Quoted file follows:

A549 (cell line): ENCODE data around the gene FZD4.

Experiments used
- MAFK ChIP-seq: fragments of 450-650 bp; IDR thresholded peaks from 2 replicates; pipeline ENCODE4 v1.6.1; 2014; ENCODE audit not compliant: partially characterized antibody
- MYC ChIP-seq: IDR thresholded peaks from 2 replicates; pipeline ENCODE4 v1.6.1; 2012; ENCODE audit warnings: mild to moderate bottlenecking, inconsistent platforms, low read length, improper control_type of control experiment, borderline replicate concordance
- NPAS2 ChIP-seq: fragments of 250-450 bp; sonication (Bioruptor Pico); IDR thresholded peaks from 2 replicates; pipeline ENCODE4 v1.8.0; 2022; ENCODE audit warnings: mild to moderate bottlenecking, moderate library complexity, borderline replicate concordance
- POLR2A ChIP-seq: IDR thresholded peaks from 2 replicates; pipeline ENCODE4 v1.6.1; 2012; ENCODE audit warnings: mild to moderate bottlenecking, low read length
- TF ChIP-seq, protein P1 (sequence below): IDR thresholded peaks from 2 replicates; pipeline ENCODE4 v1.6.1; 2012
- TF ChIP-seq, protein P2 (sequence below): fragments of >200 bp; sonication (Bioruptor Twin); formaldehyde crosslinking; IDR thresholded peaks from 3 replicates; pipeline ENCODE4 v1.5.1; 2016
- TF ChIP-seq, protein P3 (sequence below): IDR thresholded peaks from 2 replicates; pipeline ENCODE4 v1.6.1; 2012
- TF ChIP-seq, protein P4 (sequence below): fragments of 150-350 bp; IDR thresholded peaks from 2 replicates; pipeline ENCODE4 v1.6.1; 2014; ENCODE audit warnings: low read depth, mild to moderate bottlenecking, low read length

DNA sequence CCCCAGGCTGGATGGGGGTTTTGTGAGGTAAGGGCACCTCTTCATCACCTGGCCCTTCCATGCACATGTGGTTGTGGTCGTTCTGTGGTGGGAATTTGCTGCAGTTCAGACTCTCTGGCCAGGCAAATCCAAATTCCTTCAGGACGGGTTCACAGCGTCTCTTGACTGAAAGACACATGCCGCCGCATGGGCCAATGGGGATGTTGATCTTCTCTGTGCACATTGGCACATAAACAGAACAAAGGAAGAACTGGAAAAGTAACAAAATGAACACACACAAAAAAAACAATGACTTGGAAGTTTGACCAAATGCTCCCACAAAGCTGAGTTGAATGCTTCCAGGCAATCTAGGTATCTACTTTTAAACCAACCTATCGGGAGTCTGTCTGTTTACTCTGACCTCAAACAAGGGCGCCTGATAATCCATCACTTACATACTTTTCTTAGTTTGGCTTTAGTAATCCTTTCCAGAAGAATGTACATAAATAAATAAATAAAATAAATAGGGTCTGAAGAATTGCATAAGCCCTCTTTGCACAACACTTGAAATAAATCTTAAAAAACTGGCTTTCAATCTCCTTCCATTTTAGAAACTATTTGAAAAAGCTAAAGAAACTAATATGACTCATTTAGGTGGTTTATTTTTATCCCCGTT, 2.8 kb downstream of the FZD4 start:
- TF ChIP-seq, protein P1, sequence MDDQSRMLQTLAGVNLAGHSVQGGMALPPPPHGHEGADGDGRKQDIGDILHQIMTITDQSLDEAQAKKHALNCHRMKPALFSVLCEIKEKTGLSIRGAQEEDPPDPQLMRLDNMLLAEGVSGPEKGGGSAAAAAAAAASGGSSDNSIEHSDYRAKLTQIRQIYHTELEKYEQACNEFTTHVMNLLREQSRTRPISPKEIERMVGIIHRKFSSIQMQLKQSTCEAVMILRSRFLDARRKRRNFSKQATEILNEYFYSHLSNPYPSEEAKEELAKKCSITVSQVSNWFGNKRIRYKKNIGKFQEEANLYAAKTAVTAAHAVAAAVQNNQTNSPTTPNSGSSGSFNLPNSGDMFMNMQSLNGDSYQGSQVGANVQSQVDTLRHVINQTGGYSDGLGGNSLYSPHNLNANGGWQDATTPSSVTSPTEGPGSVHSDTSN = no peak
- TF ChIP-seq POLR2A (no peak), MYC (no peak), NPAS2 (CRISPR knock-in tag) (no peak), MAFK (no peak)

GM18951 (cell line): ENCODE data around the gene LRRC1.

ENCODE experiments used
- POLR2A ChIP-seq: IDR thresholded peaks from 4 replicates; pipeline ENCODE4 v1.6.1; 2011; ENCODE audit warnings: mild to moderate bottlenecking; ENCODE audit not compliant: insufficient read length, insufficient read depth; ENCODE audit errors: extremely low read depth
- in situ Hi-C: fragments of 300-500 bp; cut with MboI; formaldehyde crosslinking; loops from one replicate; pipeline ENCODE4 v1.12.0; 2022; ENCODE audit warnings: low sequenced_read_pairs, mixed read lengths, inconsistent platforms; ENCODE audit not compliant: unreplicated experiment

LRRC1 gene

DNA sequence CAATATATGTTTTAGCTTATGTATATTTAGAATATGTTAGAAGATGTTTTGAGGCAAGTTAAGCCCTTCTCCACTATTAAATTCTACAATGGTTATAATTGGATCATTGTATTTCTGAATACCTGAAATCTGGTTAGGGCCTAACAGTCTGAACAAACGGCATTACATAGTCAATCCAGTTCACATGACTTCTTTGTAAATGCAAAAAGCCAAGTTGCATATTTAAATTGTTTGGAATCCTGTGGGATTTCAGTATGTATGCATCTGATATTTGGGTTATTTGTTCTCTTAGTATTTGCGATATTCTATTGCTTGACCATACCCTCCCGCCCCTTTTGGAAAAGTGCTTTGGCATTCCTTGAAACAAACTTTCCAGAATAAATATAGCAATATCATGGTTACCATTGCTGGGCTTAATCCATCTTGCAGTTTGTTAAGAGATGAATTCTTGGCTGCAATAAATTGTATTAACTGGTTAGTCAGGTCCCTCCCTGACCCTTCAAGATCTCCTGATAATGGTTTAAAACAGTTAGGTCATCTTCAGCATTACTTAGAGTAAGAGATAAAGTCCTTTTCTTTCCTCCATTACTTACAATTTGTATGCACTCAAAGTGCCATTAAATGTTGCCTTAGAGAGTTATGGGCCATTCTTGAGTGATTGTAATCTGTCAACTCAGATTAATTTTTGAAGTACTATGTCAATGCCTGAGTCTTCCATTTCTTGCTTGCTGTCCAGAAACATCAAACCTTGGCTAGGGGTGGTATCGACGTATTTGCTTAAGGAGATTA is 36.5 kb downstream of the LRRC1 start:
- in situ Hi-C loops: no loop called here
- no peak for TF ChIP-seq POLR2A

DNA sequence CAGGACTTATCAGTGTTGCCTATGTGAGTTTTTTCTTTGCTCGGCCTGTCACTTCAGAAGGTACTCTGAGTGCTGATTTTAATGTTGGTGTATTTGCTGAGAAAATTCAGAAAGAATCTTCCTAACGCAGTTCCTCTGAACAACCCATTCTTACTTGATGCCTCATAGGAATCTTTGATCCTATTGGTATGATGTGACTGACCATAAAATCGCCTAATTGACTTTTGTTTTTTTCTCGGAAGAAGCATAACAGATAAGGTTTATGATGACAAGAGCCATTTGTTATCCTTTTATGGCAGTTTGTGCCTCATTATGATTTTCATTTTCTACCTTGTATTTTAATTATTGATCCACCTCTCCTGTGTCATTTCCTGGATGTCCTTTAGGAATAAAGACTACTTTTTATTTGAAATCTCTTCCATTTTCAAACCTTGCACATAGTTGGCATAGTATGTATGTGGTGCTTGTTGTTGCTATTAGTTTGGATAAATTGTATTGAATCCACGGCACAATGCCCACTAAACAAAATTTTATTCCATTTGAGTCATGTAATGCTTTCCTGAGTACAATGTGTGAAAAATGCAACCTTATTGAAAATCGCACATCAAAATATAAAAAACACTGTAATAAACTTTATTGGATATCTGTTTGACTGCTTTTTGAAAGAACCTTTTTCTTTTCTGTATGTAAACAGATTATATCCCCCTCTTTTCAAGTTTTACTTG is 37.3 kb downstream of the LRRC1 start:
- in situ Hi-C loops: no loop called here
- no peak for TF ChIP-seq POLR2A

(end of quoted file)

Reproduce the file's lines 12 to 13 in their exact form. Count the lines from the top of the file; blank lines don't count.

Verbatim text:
- TF ChIP-seq, protein P1, sequence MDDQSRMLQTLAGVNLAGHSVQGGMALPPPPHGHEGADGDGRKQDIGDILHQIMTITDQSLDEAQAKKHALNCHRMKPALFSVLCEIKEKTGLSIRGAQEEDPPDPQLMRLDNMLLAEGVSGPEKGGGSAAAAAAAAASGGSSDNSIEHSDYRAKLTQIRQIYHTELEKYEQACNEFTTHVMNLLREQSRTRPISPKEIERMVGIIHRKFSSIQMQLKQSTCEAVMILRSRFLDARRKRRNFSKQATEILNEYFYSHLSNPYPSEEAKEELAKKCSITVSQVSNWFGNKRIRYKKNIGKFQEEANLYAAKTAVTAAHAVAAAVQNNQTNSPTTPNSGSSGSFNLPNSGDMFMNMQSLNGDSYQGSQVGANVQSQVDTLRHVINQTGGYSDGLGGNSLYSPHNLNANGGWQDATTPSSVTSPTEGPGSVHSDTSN = no peak
- TF ChIP-seq POLR2A (no peak), MYC (no peak), NPAS2 (CRISPR knock-in tag) (no peak), MAFK (no peak)